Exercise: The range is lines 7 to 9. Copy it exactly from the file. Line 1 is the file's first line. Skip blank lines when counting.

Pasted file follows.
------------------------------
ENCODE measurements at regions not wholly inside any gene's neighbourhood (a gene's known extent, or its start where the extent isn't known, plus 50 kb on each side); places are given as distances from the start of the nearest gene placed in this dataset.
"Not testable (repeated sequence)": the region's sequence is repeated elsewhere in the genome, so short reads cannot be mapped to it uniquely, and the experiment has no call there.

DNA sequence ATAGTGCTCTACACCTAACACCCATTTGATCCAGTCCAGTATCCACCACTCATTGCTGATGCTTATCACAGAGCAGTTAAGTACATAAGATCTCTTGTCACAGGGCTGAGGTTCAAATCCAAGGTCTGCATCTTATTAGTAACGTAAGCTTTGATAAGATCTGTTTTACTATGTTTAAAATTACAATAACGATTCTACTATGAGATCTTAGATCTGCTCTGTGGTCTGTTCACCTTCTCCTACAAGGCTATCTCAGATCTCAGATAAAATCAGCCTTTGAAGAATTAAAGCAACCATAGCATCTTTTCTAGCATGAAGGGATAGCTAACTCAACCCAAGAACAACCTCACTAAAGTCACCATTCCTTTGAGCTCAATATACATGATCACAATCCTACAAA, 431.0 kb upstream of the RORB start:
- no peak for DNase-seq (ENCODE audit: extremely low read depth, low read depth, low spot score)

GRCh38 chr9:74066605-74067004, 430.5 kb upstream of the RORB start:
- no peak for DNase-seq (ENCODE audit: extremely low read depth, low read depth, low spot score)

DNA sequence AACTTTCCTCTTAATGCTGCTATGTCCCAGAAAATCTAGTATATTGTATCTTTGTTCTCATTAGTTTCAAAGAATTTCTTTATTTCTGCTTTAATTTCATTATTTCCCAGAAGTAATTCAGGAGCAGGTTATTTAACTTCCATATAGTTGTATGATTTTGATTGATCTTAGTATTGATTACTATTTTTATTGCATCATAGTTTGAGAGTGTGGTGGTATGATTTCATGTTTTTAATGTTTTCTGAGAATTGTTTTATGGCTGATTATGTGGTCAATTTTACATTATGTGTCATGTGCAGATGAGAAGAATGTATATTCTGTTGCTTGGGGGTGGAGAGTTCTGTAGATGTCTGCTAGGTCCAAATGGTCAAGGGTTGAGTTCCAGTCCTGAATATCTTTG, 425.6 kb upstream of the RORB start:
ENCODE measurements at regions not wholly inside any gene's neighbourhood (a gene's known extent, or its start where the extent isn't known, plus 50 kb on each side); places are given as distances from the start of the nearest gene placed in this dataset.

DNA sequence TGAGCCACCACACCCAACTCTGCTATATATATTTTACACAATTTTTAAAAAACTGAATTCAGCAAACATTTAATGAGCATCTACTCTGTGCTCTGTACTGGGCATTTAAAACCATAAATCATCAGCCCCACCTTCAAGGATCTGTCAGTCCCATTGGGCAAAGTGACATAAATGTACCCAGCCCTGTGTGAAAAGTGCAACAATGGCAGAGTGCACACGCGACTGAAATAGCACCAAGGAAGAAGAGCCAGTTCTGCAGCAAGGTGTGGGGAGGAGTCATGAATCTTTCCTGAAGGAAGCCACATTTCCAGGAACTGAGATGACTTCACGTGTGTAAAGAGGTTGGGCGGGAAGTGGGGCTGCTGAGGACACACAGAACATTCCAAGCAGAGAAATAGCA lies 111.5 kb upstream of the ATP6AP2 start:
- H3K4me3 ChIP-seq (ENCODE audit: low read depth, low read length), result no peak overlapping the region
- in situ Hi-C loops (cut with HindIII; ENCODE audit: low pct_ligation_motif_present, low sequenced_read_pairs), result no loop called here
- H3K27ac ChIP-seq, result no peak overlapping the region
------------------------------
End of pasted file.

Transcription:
DNA sequence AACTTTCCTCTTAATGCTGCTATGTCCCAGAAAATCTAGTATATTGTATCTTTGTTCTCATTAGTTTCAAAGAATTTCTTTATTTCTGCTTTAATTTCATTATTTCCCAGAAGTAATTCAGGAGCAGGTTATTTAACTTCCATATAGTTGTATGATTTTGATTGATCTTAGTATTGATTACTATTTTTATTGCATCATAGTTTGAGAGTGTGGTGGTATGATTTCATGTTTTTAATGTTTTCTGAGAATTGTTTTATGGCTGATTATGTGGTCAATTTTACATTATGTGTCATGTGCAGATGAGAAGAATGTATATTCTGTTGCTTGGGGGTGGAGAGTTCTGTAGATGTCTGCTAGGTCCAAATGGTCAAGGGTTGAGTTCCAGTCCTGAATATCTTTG, 425.6 kb upstream of the RORB start:
ENCODE measurements at regions not wholly inside any gene's neighbourhood (a gene's known extent, or its start where the extent isn't known, plus 50 kb on each side); places are given as distances from the start of the nearest gene placed in this dataset.

DNA sequence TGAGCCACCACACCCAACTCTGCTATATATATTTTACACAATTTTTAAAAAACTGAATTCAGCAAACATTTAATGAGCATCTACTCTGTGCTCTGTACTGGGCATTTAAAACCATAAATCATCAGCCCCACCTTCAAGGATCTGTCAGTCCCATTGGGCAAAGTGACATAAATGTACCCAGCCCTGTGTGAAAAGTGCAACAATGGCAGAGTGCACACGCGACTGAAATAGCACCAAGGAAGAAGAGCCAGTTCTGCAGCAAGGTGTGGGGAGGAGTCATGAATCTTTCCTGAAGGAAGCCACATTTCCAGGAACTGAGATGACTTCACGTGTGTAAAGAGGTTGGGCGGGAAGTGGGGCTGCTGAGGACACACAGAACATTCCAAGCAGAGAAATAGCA lies 111.5 kb upstream of the ATP6AP2 start: